Blog Archives

Adding Texture Tutorial


It may be uncanny to see me make Photoshop tutorials but you’ll get used to it. As a student requested, I will show you how to add textures to some parts of your photograph (i.e. dirt onto a ball).

What You’ll Be Making:

Tools:

  • Photoshop
  • Quick Selection Tool
  • Pictures/Stocks
  • Layermasks
  • Brush

Steps:

1. A. Make a new document.

B. Bring in your texture first onto one layer.

C. Bring in the picture you want to add the texture too.

2. If you haven’t done so already, move your texture layer below the layer of the picture you’re working on.

3. Press W to bring up the Quick Selection Tool. Your cursor should change to that of a circle with a plus sign in the middle. Use this tool select the area of which you want to place a texture on. You will a moving dashed line as the outline of your selection.

4. A. When your selection is perfected, move up the texture layer above your working photograph layer. You will still see the dashed outline on top of all the layers.

B. With the selection visible and the texture layer highlighted, click the Add Layer Mask button (the one that looks like a gray box with a white circle inside of it).

C. After doing so, your texture will be masked inside your selection. You can stop from here but you wouldn’t really want to without refining it a bit.

D. You could alter the fill’s opacity. You could even paint the mask with white (using just the brush) to soften  the edges.

5. Continue to play around and experiment to refine your masked texture.

Adding texture is key to enhancing images.

I hope you enjoyed this tutorial and learned something new.


Advertisements

“3-D Text” Part 2


Welcome back to the second part of  the 3-D text tutorial. In this part, we will add a faded shadow to our 3-D text.

What You’ll Be Making:


Tools:

  • Illustrator CS4/5
  • Blend-Tool
  • Gradients/Fills
  • Slight experience w/ Illustrator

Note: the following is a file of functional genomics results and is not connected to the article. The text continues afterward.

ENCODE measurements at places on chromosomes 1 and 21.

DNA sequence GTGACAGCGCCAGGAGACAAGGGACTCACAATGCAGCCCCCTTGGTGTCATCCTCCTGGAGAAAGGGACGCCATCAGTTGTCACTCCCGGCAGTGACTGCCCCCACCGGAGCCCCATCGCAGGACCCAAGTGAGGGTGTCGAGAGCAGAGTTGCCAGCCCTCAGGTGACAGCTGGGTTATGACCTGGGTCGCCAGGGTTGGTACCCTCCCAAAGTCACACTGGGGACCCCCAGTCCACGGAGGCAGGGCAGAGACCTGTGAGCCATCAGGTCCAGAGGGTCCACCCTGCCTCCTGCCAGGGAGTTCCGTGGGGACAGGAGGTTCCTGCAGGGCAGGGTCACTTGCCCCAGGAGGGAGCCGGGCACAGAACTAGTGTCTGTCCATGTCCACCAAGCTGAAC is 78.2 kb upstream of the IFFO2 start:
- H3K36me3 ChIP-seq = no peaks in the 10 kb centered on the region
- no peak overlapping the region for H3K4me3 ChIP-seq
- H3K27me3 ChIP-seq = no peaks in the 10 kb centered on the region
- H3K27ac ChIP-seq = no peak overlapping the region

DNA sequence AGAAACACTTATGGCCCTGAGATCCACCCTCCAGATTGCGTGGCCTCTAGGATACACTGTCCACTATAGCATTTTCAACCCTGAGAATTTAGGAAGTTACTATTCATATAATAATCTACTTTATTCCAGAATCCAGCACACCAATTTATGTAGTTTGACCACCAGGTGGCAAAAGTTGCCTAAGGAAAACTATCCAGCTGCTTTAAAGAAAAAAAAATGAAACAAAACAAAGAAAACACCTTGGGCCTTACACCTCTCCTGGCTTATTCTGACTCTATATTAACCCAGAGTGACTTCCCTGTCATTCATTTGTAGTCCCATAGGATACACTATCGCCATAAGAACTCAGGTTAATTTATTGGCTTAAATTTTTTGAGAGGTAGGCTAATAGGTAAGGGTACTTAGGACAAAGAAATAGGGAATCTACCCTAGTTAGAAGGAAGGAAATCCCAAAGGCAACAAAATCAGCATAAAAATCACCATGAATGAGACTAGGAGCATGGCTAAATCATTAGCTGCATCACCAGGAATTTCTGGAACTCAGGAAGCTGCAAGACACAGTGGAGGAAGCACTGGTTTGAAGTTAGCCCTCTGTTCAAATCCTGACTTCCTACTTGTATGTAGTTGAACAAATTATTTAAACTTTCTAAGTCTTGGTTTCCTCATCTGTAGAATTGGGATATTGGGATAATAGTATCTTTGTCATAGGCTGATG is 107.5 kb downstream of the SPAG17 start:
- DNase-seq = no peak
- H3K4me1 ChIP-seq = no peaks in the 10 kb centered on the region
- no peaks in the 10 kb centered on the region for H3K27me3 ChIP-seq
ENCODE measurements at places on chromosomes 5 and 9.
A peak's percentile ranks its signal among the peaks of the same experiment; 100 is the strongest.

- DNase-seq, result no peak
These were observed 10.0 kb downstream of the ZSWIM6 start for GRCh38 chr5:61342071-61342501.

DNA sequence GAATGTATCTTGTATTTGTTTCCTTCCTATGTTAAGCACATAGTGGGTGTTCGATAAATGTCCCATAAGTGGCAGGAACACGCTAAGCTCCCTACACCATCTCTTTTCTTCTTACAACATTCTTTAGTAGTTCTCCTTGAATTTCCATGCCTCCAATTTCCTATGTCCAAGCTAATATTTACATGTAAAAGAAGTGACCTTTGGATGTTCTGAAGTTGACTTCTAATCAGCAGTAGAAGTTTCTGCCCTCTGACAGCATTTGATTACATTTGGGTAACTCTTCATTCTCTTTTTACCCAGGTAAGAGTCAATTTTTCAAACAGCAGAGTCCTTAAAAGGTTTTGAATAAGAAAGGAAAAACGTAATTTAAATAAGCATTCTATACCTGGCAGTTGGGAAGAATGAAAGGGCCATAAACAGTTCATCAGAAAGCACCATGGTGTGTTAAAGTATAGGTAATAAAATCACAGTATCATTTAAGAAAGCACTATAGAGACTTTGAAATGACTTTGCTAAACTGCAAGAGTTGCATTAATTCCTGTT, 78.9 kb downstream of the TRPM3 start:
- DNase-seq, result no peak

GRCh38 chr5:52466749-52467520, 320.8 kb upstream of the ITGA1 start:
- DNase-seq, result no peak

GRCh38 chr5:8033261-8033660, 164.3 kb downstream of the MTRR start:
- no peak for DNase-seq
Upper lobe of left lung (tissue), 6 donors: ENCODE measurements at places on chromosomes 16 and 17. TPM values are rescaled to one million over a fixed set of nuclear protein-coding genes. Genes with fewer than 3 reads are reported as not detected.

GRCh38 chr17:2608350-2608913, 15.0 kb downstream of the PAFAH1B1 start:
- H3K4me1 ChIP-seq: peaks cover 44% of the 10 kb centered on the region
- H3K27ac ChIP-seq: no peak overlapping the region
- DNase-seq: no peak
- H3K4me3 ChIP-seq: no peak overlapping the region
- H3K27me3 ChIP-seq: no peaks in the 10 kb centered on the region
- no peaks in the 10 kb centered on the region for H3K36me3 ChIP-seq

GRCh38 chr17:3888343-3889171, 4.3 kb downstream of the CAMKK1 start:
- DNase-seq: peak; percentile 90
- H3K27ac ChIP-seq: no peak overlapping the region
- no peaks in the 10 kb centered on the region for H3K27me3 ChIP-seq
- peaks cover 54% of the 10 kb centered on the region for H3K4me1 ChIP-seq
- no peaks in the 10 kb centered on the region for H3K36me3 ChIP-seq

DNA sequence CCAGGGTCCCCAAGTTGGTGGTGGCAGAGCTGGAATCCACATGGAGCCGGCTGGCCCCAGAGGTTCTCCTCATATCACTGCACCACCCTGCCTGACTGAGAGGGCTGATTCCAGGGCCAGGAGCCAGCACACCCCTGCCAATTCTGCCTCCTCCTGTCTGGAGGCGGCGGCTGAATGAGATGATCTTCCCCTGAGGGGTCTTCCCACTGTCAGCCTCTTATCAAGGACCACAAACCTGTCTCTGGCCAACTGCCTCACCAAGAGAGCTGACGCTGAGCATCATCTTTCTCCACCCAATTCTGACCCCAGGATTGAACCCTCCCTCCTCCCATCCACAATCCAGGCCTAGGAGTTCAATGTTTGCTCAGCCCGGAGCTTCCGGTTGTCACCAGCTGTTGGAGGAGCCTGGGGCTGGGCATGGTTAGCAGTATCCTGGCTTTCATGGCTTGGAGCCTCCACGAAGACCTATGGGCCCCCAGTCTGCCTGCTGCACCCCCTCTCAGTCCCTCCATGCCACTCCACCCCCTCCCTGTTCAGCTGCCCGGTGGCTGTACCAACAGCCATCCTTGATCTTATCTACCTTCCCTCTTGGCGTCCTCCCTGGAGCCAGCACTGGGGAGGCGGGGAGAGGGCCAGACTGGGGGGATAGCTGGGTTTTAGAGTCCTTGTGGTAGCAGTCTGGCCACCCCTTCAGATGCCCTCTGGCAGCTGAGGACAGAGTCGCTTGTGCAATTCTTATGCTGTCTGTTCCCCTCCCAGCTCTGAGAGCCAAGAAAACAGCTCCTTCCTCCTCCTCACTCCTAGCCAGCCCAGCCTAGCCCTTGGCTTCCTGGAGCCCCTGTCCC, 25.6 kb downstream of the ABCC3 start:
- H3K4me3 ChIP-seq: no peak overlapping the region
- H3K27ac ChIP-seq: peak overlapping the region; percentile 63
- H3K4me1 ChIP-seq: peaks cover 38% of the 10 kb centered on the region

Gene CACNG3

Steps:

1. A. Start out by locking our original text and not the blend.  B. Now you’ll be able to select the blended text.


2. A. Copy-drag a clone of the blend to anywhere else on the screen. B. Make sure that the blend is selected and go to Object>Blend>Release. C. You should see the blend being separated into different objects as you see below. D. Delete the larger text since it wouldn’t make sense for a casted shadow.

3. A. Copy-drag (holding option/alt) a clone of the new unblended text in any downward direction. B. Use the blend-tool again to make a blend with these two texts. C. Double-click the blend-tool from the tool bar to bring up the settings for the blend-tool. Give it a specified-steps spacing with 50 steps to make a smooth blend (go higher for more smoothness) so the computer doesn’t do too much work in making blends.


4. Give the most bottom text an opacity of 0% by first selecting it with the white arrow tool then adjusting it’s opacity. This will give faded shadow look. B. If the blend looks off, select one of the text and right-click and choose Arrange>Send to Back/Bring to Front. C. You should see something change. D. It is best to lock our original object before proceeding any further.

5. A. Move the shadow blend back onto our original object. B. If it’s not already behind the original text/object, then right-click and choose Arrange>Send to Back. C. You should see the “shadow” move to the very back.


6 A. Improve this blend by lower its opacity to around 50%.  B. Use the white arrow tool to move the text with 0% opacity closer to the solid-filled text. You will have achieved a 3-D effect as you see below.

I hope you enjoyed this tutorial and learned a new skill.

%d bloggers like this: